The Greatest of These: Chapter 6: Page 1

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Chapter Six
Adam's Move

"There is none like him in the earth, a perfect and an upright man, one that feareth God, and escheweth evil."
~ Job 1:8 ~

Adam Clark sat down at a small table in the Recreation Room of Mullen-Overholt Nursing Home. It was nine in the evening on Saturday night, (a half hour after the bedtime of the residents), so the room was comparatively empty, save for the occasional nurse or nursing assistant, who used the tables while they filled out the tedious paperwork their occupations generated. Adam organized the chess pieces on the checkered board in front of him, careful to make sure they all faced the correct direction.


Adam was a soft-spoken man, always tending to be withdrawn and quiet. Because of this, many of the Twin Yucca townspeople nicknamed him "Solitary Adam", or "The Bat", for he routinely had trouble sleeping at night. Often, Adam could be found working in his garden by the light of the moon, late into the night. He also loved to stargaze-- an excuse Adam sometimes offered when pressed for an answer about his peculiar sleeping habits. He was an unassuming man-- always first in line to help a friend or someone in need, but always the last in line to ask help for himself. He quietly worked out his own problems, choosing not to burden others with his troubles.

It was not entirely the fault of the townspeople for their misconception of Adam. He made little effort to change popular opinion. Instead, he adopted a "let them think what they want for they will anyway" policy.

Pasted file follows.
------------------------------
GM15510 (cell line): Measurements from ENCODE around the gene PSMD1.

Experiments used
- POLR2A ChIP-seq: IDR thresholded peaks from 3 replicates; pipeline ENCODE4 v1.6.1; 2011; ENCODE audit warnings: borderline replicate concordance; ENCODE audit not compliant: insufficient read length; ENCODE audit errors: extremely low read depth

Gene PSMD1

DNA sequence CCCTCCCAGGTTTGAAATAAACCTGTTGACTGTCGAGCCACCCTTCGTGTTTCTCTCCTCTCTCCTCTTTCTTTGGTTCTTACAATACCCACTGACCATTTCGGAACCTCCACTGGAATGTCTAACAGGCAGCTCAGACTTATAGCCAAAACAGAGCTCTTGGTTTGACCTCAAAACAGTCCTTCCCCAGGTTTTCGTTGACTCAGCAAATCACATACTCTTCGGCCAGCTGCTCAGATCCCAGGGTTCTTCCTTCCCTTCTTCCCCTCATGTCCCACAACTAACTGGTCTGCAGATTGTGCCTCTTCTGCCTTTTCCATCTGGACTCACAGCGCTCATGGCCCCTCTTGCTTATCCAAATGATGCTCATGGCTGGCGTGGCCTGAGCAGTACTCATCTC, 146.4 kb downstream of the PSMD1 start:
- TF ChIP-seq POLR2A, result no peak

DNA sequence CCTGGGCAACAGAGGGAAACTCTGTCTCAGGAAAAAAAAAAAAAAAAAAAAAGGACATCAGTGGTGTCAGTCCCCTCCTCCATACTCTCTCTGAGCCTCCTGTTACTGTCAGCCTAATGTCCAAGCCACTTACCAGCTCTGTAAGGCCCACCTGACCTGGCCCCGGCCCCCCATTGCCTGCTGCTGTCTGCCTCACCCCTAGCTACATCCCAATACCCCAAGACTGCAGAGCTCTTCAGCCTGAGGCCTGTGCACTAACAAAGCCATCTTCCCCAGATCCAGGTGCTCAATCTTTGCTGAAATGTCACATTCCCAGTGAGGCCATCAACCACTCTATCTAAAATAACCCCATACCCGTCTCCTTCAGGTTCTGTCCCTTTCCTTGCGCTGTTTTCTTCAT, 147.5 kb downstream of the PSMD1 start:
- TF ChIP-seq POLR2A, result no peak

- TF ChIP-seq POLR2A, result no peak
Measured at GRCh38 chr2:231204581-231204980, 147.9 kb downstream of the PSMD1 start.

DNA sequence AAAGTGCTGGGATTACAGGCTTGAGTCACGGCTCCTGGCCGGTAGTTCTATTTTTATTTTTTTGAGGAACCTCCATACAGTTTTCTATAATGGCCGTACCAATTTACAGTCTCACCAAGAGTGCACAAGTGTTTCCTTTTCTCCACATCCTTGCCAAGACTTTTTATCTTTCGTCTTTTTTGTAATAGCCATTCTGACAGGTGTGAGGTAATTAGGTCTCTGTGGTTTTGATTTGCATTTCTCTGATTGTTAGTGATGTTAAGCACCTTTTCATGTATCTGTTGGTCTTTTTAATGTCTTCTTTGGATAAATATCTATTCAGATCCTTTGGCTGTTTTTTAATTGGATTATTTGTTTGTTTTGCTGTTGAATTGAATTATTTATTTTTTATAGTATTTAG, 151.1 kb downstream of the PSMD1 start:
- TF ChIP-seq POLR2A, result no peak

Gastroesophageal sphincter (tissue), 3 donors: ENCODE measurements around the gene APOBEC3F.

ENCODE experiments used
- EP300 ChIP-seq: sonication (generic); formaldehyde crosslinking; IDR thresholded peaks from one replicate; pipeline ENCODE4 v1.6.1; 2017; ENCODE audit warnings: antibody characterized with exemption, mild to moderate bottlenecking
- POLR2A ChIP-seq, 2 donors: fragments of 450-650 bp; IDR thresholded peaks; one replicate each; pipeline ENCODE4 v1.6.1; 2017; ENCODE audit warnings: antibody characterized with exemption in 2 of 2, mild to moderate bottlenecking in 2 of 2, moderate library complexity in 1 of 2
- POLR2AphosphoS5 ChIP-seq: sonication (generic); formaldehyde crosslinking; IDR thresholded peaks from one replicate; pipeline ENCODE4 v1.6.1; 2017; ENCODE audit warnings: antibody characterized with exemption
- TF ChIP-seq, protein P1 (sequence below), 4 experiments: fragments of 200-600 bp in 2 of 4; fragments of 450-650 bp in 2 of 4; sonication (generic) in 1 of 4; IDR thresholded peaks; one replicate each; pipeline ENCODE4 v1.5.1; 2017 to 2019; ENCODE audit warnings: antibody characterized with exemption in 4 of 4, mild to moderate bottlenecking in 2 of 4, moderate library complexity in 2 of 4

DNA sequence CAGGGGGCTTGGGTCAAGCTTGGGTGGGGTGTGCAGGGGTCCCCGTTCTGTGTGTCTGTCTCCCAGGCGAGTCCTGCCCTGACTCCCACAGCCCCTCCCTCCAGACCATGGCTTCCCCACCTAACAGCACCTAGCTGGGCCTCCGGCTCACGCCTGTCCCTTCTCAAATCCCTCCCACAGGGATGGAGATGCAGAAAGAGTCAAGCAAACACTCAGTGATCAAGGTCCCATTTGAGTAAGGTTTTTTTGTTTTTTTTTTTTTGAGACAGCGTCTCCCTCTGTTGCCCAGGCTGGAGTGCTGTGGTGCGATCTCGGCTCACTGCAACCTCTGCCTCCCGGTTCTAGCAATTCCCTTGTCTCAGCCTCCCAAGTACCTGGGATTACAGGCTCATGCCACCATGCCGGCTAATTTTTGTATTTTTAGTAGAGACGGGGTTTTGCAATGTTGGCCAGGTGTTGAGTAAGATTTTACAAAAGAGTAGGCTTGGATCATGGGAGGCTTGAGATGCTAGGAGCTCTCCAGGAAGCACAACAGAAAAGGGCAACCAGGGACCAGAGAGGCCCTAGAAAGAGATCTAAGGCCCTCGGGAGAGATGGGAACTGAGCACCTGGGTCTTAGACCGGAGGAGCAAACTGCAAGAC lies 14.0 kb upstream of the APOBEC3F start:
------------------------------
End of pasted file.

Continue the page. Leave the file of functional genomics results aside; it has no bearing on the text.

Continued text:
Adam Clark's understated appearance partially accounted for the way he was treated by the townspeople. Adam had dark cropped hair that resembled a two week old Marine haircut; his hair was a little white at the temples, giving him the appearance of someone who was a few years older than his 44 years might suggest; he had light complexioned skin that burned easily in the sun; and he was colorblind, which accounted for the lack of flowers in his garden and the absence of any real color in his wardrobe.

Adam was also a Master Plumber and the owner of Clark Plumbing Service and Supply in Twin Yucca. People knew him as an excellent plumber, though he was "a bit odd." He lived in a comfortable house and made a good living. His handsome nephew, Mike Garner, worked for his Uncle at the store. It was a quiet and relatively peaceful life.

In spite of this, the greatest cause of concern to his mother, Mrs. Ruth Clark, a current resident of Mullen-Overholt Nursing Home, was the fact that her son was still unmarried. Ruth had two children, Adam Wallace and Shirley Alice. Her daughter, Shirley, had married a bearded gentleman by the name of Thomas Garner. They had two children, Michael Thomas, 25, and Chad Adam, 9, who was named after Shirley's older brother, Adam. The Garner family lived fashionably in a large, adobe house on the outskirts of Twin Yucca. Thomas Garner had made his fortune writing how-to books and lecturing at specialty conventions. With an absentee father in the family, Mike and Chad spent their childhood "visiting Uncle Adam." It was often said, much to the annoyance of Shirley, that Mike and Chad behaved more like Adam's sons than Thomas'. Indeed, if a comparison could be made, Thomas had been a wild and rebellious child, only slowing down after a bout with rheumatic fever when he was fifteen. Thomas's eldest son Mike, however, was quiet and introspective, much like his Uncle Adam. Young Chad was a blue-eyed, blonde-haired ball of energy. If Adam had saved anyone from becoming too much like their father, it was Chad. Adam's company had benefited the boys' lives for eternity.

Even so, Adam had spent so much time selflessly taking care of others, that Ruth prayed for someone to take care of him.

continued on next page...
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